DC/EP is a dynamic two-tier and multi-scheme program. China’s central bank makes up the first tier, and is in charge of building stable financial infrastructure and supervising the whole program.
The second tier includes commercial banks, telecom operators and third-party payment platforms. Currently, the following are all involved in trial operations: the “Big Four” Chinese state-owned commercial banks: Industrial and Commercial Bank of China Ltd., Agricultural Bank of China Ltd., Bank of China Ltd. and China Construction Bank Corp.; three biggest state-owned carriers: China Mobile, China Unicom and China Telecom; and two payment service providers: Alipay and Tencent Holdings Ltd.’s Tenpay, which operates WeChat Pay.
These second-tier institutions are highly motivated and aware of the great growth opportunities ahead, especially for acquiring clients and new business. But they should also take on greater responsibilities.
Firstly, they need to have enough capital to mitigate potential risks. Secondly, they should know their customers well and play a key role in fighting money laundering. Thirdly, they are largely responsible for protecting client privacy. In addition, they need to invest large sums in technology.
Of course, some institutions would like to stand to benefit more while taking on fewer of these responsibilities. But the central bank, standing at the first tier, will tell them they have to take on those responsibilities.
A country as large as China can allow different institutions at the second tier to make, develop and pilot different schemes. Meanwhile, it should be noted that coordination or unified interfaces may be required for some programs.
In a word, one of the important driving forces for developing a two-tier system in China is the great emphasis on the modernization of the retail payments system. The reason for focusing on the retail system is that it provides the underlying services for the entire payments system, and such a foundation should be made solid.
Why use a two-tier and multi-scheme dynamic evolution mechanism?
It is difficult and risky for the central bank to single out an optimal and sustainable technology roadmap. Meanwhile, China’s vast market with 1.4 billion people can allow application of multiple technological schemes.
It should be noted that it is easier for smaller countries to innovate, conduct pilots and switch plans. But it is difficult for a large country. It can take a very long time, during which a variety of risks can arise. Take replacing bank notes as an example. In some small European countries, it took around a year to replace paper money with plastic notes. But it has taken China 10 years or so to switch from the fourth set of the yuan to the fifth.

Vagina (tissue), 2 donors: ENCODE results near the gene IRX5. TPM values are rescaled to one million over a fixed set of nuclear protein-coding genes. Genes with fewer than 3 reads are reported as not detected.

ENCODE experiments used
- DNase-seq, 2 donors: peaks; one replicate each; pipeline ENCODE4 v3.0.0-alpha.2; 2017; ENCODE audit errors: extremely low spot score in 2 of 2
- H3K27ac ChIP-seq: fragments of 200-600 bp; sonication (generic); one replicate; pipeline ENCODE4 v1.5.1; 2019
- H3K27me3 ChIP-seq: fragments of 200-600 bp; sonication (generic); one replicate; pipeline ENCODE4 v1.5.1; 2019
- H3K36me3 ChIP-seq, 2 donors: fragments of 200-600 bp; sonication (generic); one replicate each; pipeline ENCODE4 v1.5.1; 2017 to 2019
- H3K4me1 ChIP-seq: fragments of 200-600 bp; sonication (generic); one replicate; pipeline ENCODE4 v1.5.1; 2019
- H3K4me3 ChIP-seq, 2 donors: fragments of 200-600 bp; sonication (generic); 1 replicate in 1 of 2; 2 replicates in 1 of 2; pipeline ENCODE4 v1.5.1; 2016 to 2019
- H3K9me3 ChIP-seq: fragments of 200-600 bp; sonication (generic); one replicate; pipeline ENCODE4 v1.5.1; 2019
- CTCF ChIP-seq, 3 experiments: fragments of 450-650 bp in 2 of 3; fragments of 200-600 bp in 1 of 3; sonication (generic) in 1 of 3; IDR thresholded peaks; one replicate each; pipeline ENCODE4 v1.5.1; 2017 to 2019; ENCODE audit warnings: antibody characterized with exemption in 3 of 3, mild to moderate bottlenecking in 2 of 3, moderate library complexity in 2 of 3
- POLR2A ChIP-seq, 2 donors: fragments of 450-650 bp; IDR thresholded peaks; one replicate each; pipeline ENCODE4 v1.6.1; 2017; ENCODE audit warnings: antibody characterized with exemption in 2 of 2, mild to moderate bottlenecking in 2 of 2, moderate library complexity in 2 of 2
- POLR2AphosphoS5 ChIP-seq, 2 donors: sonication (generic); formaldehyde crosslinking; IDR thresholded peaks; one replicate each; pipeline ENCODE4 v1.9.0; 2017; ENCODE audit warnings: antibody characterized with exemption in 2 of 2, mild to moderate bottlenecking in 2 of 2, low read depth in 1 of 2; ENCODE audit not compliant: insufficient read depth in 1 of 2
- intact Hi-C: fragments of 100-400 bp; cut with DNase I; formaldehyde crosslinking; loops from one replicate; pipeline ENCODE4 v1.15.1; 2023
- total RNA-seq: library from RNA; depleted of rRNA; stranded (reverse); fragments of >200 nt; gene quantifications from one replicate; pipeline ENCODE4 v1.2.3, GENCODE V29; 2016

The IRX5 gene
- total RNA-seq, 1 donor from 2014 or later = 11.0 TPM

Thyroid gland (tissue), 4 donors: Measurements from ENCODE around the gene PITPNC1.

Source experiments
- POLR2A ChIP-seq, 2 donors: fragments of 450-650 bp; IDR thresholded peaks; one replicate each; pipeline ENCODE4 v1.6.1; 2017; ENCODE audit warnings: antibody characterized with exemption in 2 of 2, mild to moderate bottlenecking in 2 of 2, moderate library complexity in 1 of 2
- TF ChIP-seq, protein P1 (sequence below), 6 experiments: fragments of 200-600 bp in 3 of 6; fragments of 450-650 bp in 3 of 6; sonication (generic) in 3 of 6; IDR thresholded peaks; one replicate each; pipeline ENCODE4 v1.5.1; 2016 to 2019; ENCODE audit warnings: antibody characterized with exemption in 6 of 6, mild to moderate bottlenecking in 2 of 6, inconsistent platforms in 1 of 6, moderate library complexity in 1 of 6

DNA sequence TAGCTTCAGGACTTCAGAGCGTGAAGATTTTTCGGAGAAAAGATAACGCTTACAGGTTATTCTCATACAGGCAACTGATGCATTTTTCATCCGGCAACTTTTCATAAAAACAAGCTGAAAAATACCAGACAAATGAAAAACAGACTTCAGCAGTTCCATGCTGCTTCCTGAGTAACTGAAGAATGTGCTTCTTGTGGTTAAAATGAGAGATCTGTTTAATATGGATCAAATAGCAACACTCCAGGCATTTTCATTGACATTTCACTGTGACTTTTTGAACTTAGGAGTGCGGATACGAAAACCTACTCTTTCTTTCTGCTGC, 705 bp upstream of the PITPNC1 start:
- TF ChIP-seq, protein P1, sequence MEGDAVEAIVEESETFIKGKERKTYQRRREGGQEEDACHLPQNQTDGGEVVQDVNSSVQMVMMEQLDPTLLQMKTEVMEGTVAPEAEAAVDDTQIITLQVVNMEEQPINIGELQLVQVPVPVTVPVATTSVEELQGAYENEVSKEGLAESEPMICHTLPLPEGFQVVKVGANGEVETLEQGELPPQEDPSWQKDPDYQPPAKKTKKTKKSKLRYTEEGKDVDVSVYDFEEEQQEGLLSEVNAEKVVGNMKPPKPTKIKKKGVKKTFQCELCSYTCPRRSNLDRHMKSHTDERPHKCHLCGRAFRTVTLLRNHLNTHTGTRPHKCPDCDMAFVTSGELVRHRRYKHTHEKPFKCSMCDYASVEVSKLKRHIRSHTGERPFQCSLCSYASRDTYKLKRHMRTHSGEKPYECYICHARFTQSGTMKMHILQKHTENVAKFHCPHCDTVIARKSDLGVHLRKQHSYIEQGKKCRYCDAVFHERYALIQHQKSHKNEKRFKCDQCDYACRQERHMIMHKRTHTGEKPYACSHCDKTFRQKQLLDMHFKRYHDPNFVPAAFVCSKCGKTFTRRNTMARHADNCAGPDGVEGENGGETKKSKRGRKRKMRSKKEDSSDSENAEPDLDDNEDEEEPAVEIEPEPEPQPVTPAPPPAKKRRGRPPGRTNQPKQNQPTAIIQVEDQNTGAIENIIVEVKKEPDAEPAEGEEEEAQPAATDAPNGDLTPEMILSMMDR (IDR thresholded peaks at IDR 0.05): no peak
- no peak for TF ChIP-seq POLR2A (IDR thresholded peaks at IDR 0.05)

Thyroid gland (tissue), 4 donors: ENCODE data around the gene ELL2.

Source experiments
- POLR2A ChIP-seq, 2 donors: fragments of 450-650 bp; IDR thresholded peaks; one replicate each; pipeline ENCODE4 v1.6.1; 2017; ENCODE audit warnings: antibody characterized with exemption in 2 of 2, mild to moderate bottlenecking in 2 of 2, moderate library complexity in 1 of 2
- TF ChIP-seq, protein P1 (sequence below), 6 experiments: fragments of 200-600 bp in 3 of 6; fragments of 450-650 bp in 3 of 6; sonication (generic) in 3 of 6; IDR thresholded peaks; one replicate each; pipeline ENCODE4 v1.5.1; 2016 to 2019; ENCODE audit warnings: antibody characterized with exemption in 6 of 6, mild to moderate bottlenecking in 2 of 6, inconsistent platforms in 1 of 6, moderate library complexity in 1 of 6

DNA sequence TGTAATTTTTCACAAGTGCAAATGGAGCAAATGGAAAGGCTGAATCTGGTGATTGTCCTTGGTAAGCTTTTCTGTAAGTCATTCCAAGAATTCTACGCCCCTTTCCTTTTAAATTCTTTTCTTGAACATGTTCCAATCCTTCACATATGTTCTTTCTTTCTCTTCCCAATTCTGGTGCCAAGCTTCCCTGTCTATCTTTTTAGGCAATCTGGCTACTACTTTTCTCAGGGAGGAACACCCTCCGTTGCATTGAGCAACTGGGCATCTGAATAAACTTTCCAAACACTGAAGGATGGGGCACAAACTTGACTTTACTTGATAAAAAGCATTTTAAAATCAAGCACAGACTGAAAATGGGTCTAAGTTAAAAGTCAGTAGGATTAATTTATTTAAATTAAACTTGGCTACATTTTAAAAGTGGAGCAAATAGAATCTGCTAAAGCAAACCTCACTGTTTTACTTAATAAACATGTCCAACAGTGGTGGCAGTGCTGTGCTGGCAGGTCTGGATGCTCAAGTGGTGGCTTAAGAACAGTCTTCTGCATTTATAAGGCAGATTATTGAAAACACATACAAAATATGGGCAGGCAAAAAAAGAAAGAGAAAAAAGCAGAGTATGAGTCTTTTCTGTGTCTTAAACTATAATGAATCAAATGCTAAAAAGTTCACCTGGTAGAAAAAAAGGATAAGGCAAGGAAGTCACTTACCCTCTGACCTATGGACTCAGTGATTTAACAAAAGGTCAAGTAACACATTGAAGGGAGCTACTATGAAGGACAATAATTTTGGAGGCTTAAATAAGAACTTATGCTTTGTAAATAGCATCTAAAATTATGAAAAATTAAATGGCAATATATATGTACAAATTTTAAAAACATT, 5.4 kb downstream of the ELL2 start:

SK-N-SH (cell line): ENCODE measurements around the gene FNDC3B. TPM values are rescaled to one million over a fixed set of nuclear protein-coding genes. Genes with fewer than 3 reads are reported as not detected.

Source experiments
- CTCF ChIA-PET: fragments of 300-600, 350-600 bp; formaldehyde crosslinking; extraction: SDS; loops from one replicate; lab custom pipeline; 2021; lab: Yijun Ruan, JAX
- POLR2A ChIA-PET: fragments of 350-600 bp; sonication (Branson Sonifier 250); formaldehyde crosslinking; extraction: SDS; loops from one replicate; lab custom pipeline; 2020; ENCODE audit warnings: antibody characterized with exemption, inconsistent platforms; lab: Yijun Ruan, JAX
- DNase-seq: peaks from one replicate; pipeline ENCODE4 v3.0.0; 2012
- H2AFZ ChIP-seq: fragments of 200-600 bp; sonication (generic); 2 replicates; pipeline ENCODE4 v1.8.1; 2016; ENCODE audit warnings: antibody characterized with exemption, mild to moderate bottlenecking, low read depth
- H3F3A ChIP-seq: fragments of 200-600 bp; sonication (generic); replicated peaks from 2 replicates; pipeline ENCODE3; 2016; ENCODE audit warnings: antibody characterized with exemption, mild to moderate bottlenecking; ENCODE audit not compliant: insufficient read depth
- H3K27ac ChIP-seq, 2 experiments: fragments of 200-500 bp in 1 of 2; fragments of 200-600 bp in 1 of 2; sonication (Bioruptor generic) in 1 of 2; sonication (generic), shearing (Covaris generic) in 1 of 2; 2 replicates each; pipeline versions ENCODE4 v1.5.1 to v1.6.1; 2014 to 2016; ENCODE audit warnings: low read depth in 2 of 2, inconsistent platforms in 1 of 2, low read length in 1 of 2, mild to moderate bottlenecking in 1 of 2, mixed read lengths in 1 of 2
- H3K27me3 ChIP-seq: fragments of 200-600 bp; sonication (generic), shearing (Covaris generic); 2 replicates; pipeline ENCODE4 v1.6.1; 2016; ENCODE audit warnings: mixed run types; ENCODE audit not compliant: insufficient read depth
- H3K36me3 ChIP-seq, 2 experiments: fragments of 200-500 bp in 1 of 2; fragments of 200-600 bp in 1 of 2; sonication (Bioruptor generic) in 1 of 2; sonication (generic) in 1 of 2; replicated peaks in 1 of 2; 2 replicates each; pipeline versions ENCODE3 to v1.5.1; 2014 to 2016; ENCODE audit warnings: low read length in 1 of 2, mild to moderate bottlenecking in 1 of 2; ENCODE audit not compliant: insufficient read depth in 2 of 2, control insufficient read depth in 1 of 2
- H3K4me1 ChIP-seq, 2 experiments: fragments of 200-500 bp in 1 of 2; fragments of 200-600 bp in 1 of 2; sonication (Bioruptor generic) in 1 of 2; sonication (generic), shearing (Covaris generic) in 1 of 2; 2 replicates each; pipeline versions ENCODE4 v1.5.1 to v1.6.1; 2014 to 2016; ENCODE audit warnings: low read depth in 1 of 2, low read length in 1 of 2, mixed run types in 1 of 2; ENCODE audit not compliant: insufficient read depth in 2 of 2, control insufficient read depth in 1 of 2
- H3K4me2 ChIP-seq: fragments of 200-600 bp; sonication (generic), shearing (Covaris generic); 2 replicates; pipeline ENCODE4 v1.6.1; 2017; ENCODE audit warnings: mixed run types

Due to the rapid development of fintech, the payments industry needs to adapt and upgrade its own system. Meanwhile, it’s important to constantly assess new technologies in a client-centered manner, and anti-monopoly measures are required to clear the hurdle to the next new technology route.
The possible application of blockchain and distributed ledger technology (DLT) is still being researched, but is not ready at this time. It has technical problems that still need to be solved, particularly its deficiency in the number of retail transactions it can handle per second. That means the technology has not become the mainstream in the retail payment system yet.
One of the main tasks of the PBOC is to safeguard the stability of the digital currency’s value by imposing capital requirements on the second-tier institutions.
Under the two-tier system, the central bank’s R&D focus may not be on the digital currency itself, but more on building a reliable clearing and settlement infrastructure. The infrastructure involves not only the retail payment system, but the economy’s broader payment infrastructure and the financial market’s infrastructure.
In addition, the central bank needs to promote interoperability and switching facility among different payment products, and prepare contingent and emergency substitution plans in case of failures in the second-tier institutions’ technical schemes.
Closer look at DC/EP
One technological solution for the DC/EP system can be account-based e-wallets. People can make payments through QR codes, prepaid cards, such as the Octopus card in Hong Kong, or NFC technology, which is used by Apple Pay, Samsung Pay and Huawei Pay.
The development of DC/EP is not completely along the same path as the so-called mainstream central bank digital currency (CBDC), and it’s not a branch under that CBDC umbrella.
Firstly, second-tier institutions own the digital yuan. To some extent, this design draws lessons from Hong Kong’s three note-issuing banks. The three banks need to give $1 to the Hong Kong Monetary Authority (HKMA), the city’s de facto central bank, as a reserve for every HK$7.8 they issue. The HKMA then hand out certificates of indebtedness to the issuing banks. On the banks’ balance sheets, the notes they issue are entered as liabilities. And for the HKMA, the certificates of indebtedness are its liabilities. In this sense, DC/EP is different from the typical CBDC, which is owned and indebted by a central bank.
Secondly, the PBOC can ensure the stability of the digital yuan’s value through multiple approaches, including requiring banks to set aside money as reserves and then issuing them certificates of indebtedness or letters of comfort. Therefore, the composition of the two-tier system of DC/EP can be different.